Beyond the “solid” CPI inflation report released this morning, we have received some interesting fresh insights on consumer inflation expectations, income, and spending plans from the New York Fed’s Consumer Expectations Survey for April that are worth sharing. We also would like to update everyone on the latest highlights on the bank credit crunch from the Fed’s Senior Loan Officer Survey released this week and recent trends in bank liquidity, deposits, and C&I lending, to give people a sense of how the bank credit channel is faring since stress in the bank industry surfaced in March.
Let’s start with some of the good news still coming from households. Consumers are increasingly expecting inflation to come down over the coming year, while home price expectations are turning higher.
Consumer Inflation Expectations Continue To Drop
Even so, grey clouds are forming on the consumer spending front. The household income outlook, the high-octane fuel for overall consumer spending growth, is visibly bifurcating across income brackets. Higher income households, those with incomes above $100k, are expecting above average income growth to continue over the next 12 months, while those in the lower-income brackets, between $50-$100K, and those below $50k, report a sharper deterioration in expected future income gains.
Good Times Ending For Lower-Income Households?
Moreover, a strong start for elderly household spending plans in January appears to be quickly fizzling out. A generous 8.7% increase in the cost of living adjustment for Social Security at the start of the year was only a temporary panacea. Future spending plans for the 60 year plus category have fallen back swiftly to join the younger-age cohorts. The latest consumer expectations survey results remain consistent with our forecast of moderating inflation and slowing consumer spending growth in the quarters ahead.
Elderly Households Cut Back Sharply On Spending Plans
Sitting here in the Bay Area, we have been bracing for more bad news on the bank credit channel from the banking disruption in March and April. The good news on that front is that we only saw marginal additional shares of banks tightening credit standards across most bank portfolios compared to what we saw in the fourth quarter of 2022, though the degree of tightening from those banks, including increasing loan rate spreads, appears to be intensifying. While it is still early days since the bank disruption started, we view this as somewhat good news as it could have been much worse. Even so, bank credit standards have tightened substantially from a year ago and we saw an increasing share of banks reporting weaker demand for C&I and CRE loans, and a high percentage reporting weaker demand for autos and mortgages. Bottom-line, bank credit tightening will continue to weigh on consumer and business demand, doing some of the additional work for the Federal Reserve to dampen economic growth and inflation, but no sign yet that bank lending or private spending plans are about to fall off a cliff either. Right now softening economic conditions appear to be still pointing toward a mild recession rather than a harsher downturn.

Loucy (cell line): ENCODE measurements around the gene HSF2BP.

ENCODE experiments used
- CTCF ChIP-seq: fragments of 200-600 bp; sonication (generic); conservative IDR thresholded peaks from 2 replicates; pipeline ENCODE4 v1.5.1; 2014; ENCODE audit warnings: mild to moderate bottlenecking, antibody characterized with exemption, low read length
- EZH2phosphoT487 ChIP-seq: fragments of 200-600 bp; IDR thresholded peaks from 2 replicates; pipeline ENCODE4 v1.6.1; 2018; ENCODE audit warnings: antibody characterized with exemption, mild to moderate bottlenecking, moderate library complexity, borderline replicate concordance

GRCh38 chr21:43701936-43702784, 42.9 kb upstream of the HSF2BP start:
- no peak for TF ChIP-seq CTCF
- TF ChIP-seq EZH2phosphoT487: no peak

In the wake of First Republic’s takeover by JP Morgan Chase now would be a good time to update what we are seeing around the Fed’s liquidity programs, recent bank deposit growth trends, and how that may be impacting weekly C&I lending. On this front, the news is also mostly reassuring. Total bank borrowing from the Fed is still well-below its post-SVB highs and has remained relatively stable for six consecutive weeks, suggesting bank liquidity needs overall have stabilized. Bank Liquidity Needs Have Stabilized
In the week of May 3rd we did see bank Discount Window borrowing plunge to just $5.3 billion from $74 billion the week before as First Republic joined JP Morgan Chase, but other credit extensions to support FDIC Guarantees went up by $58 billion. On net, bank liquidity needs have remained relatively unchanged for weeks and First Republic’s rescue doesn’t appear to have changed very much on that front.
On the deposit front, total bank deposits continue to decline, but the pace of decline appears to be stabilizing. So generally better news on this front too. The latest weekly data from the Federal Reserve shows bank deposit outflows moderated to 3.7% annualized at the end of April, while the average weekly annualized decline is around 14% since the beginning of March.
Finally, the metric you have all been waiting for, C & I loans declined at a modest 0.4% annualized pace last week after falling at an average 3.8% annualized pace over the past three months. While tighter bank credit standards are expected to continue to put downward pressure on business and consumer loan growth, the drag so far appears relatively manageable. Now if only we can get some good news on a resolution of the debt-ceiling deadline that is rapidly approaching.
To learn more, check out this week's U.S. Outlook Report.